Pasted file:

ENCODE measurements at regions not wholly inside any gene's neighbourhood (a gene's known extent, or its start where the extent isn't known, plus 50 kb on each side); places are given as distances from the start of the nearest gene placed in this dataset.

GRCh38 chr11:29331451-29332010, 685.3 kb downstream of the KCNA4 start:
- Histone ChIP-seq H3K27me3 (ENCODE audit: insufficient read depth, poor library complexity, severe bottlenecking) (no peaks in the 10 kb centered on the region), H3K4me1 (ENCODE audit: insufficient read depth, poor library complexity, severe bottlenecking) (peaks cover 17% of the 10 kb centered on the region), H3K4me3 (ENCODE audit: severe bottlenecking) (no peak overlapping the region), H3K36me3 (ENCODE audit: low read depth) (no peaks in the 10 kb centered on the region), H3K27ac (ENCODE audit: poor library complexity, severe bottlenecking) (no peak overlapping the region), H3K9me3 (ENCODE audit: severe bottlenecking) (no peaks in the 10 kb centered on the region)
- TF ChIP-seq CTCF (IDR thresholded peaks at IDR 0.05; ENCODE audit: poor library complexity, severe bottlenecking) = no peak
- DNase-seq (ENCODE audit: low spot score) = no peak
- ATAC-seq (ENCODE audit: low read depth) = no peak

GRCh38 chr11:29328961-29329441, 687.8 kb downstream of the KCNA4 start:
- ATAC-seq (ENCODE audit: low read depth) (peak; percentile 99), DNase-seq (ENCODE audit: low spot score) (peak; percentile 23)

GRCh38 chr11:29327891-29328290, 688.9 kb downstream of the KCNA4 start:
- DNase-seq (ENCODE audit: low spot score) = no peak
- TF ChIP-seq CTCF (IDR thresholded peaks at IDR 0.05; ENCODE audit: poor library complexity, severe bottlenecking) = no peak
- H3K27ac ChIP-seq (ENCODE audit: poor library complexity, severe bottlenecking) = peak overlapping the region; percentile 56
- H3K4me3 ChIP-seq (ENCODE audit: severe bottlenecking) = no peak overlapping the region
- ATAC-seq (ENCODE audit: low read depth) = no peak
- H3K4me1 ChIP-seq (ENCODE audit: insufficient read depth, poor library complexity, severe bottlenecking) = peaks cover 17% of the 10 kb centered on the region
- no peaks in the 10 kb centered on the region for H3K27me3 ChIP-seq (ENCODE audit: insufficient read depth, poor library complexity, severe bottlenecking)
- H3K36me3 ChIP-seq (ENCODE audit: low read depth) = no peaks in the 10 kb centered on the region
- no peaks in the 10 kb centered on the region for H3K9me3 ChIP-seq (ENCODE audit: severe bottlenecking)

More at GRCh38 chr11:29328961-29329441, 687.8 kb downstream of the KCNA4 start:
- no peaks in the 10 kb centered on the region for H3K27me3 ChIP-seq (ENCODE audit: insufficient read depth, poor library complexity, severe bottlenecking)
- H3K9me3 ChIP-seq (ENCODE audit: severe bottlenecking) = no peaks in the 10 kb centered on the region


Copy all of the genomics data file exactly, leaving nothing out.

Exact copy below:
ENCODE measurements at regions not wholly inside any gene's neighbourhood (a gene's known extent, or its start where the extent isn't known, plus 50 kb on each side); places are given as distances from the start of the nearest gene placed in this dataset.

GRCh38 chr11:29331451-29332010, 685.3 kb downstream of the KCNA4 start:
- Histone ChIP-seq H3K27me3 (ENCODE audit: insufficient read depth, poor library complexity, severe bottlenecking) (no peaks in the 10 kb centered on the region), H3K4me1 (ENCODE audit: insufficient read depth, poor library complexity, severe bottlenecking) (peaks cover 17% of the 10 kb centered on the region), H3K4me3 (ENCODE audit: severe bottlenecking) (no peak overlapping the region), H3K36me3 (ENCODE audit: low read depth) (no peaks in the 10 kb centered on the region), H3K27ac (ENCODE audit: poor library complexity, severe bottlenecking) (no peak overlapping the region), H3K9me3 (ENCODE audit: severe bottlenecking) (no peaks in the 10 kb centered on the region)
- TF ChIP-seq CTCF (IDR thresholded peaks at IDR 0.05; ENCODE audit: poor library complexity, severe bottlenecking) = no peak
- DNase-seq (ENCODE audit: low spot score) = no peak
- ATAC-seq (ENCODE audit: low read depth) = no peak

GRCh38 chr11:29328961-29329441, 687.8 kb downstream of the KCNA4 start:
- ATAC-seq (ENCODE audit: low read depth) (peak; percentile 99), DNase-seq (ENCODE audit: low spot score) (peak; percentile 23)

GRCh38 chr11:29327891-29328290, 688.9 kb downstream of the KCNA4 start:
- DNase-seq (ENCODE audit: low spot score) = no peak
- TF ChIP-seq CTCF (IDR thresholded peaks at IDR 0.05; ENCODE audit: poor library complexity, severe bottlenecking) = no peak
- H3K27ac ChIP-seq (ENCODE audit: poor library complexity, severe bottlenecking) = peak overlapping the region; percentile 56
- H3K4me3 ChIP-seq (ENCODE audit: severe bottlenecking) = no peak overlapping the region
- ATAC-seq (ENCODE audit: low read depth) = no peak
- H3K4me1 ChIP-seq (ENCODE audit: insufficient read depth, poor library complexity, severe bottlenecking) = peaks cover 17% of the 10 kb centered on the region
- no peaks in the 10 kb centered on the region for H3K27me3 ChIP-seq (ENCODE audit: insufficient read depth, poor library complexity, severe bottlenecking)
- H3K36me3 ChIP-seq (ENCODE audit: low read depth) = no peaks in the 10 kb centered on the region
- no peaks in the 10 kb centered on the region for H3K9me3 ChIP-seq (ENCODE audit: severe bottlenecking)

More at GRCh38 chr11:29328961-29329441, 687.8 kb downstream of the KCNA4 start:
- no peaks in the 10 kb centered on the region for H3K27me3 ChIP-seq (ENCODE audit: insufficient read depth, poor library complexity, severe bottlenecking)
- H3K9me3 ChIP-seq (ENCODE audit: severe bottlenecking) = no peaks in the 10 kb centered on the region